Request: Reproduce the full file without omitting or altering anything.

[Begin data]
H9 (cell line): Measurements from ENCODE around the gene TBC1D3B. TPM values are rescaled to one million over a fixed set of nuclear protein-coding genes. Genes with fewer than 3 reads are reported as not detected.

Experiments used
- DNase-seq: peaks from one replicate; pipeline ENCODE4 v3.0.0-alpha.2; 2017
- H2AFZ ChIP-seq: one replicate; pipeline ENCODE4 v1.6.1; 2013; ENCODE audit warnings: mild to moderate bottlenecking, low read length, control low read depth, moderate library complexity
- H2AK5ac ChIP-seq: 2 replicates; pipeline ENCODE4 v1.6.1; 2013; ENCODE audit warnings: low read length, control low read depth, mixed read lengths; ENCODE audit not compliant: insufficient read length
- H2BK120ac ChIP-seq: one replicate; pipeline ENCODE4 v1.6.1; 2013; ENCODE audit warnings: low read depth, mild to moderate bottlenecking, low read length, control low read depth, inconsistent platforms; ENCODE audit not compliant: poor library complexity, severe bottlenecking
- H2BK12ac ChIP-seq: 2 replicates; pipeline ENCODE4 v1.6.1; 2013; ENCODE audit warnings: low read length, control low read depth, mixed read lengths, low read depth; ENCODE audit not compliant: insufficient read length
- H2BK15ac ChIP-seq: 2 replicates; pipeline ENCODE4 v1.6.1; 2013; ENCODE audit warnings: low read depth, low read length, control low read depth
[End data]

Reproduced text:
H9 (cell line): Measurements from ENCODE around the gene TBC1D3B. TPM values are rescaled to one million over a fixed set of nuclear protein-coding genes. Genes with fewer than 3 reads are reported as not detected.

Experiments used
- DNase-seq: peaks from one replicate; pipeline ENCODE4 v3.0.0-alpha.2; 2017
- H2AFZ ChIP-seq: one replicate; pipeline ENCODE4 v1.6.1; 2013; ENCODE audit warnings: mild to moderate bottlenecking, low read length, control low read depth, moderate library complexity
- H2AK5ac ChIP-seq: 2 replicates; pipeline ENCODE4 v1.6.1; 2013; ENCODE audit warnings: low read length, control low read depth, mixed read lengths; ENCODE audit not compliant: insufficient read length
- H2BK120ac ChIP-seq: one replicate; pipeline ENCODE4 v1.6.1; 2013; ENCODE audit warnings: low read depth, mild to moderate bottlenecking, low read length, control low read depth, inconsistent platforms; ENCODE audit not compliant: poor library complexity, severe bottlenecking
- H2BK12ac ChIP-seq: 2 replicates; pipeline ENCODE4 v1.6.1; 2013; ENCODE audit warnings: low read length, control low read depth, mixed read lengths, low read depth; ENCODE audit not compliant: insufficient read length
- H2BK15ac ChIP-seq: 2 replicates; pipeline ENCODE4 v1.6.1; 2013; ENCODE audit warnings: low read depth, low read length, control low read depth